New compulsory law for all households

Home owner Vuyelwa Ndimande will soon learn about the new recycling law. Photo: Lungi Ndimande.

 

The City of Johannesburg is going to roll out a phased approach to separating certain recyclable materials from other waste (separation at source) from 1 July.

The separation of these items at source will become mandatory for households in an effort to reduce pollution and safeguard the environment.

In a statement released on Friday, 8 June, the City of Johannesburg’s Member of the Mayoral Committee for Environment and Infrastructure Services, councillor Nico de Jager, said,“The biggest challenge the City of Johannesburg faces is to change human behaviour and get people to understand how they impact the environment by the way they deal with plastic.”

Also Read: Recycling can bring light in someone’s life

Separating recyclable materials such as glass, paper, metals and certain plastics out of the waste stream reduces the amount of waste going to landfills, eases the strain on South Africa’s natural resources, and helps to create employment in both the informal and formalised waste reclamation sectors. Twenty-four co-operatives have been set up and over 1 000 jobs opportunities created, representing a significant contribution to the City of Johannesburg’s job creation targets.

The Managing Director of Pikitup, Lungile Dhlamini, said illegal dumping and littering cost the City about R60 million a year. He went on to say that Pikitup was trying to eradicate illegal dumping spots around Joburg. “We have nearly 2 000 known illegal dumping spots within the City, but between July 2017 and now, we have managed to eradicate 110 of them,” he added.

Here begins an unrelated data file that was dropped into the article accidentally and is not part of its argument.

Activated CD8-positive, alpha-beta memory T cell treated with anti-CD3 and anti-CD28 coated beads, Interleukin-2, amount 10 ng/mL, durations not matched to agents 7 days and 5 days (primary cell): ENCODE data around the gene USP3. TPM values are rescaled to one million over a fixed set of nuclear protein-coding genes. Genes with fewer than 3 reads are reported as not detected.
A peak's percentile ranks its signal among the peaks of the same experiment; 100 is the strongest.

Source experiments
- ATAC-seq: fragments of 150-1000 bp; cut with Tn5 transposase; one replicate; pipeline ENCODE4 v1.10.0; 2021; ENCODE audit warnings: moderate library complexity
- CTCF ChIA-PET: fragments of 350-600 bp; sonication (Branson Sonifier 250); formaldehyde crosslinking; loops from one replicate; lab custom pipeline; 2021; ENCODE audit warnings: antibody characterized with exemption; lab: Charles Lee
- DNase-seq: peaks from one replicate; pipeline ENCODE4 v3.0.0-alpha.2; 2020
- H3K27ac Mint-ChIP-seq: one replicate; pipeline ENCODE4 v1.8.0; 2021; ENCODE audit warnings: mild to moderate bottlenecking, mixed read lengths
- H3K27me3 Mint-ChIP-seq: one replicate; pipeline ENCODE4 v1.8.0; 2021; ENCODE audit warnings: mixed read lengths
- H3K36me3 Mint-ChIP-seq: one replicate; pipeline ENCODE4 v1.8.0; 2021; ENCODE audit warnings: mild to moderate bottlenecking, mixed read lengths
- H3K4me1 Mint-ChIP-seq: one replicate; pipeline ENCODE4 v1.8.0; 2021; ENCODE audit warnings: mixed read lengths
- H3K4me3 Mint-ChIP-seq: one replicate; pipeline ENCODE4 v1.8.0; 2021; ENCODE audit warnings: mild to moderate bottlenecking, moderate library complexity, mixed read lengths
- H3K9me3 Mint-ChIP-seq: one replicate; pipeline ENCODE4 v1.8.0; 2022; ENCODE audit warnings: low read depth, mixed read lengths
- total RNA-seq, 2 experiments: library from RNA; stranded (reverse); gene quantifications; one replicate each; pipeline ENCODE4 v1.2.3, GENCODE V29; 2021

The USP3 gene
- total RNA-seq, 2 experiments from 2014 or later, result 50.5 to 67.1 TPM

Pikitup stated that they started with the ‘[email protected]’ programme in September 2009. The programme has encouraged residents to separate their waste at their homes utilising a ‘three-receptacle model’. In addition to the regular black bin, each household that forms part of the programme is issued with a reusable bag for paper and a clear bag for other types of recyclables. This means that only waste that cannot be recycled ends up in the black bins. Piloted by Pikitup at the Waterval Depot, the programme now covers about 490 000 households.

Nico said that more details of the programme will be communicated soon. “During the initial stages of the roll-out we will conduct education campaigns and issue warning letters to get residents to participate.There are no penalties in place at the moment,” he added.

Do you perhaps have more information pertaining to this story? Email us at [email protected] (remember to include your contact details) or phone us on 011 955 1130.

For free daily local news on the West Rand, also visit our sister newspaper websites 

Randfontein Herald

Krugersdorp News 

Get It Joburg West Magazine

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  AUTHOR
Lungi Ndimande
Journalist

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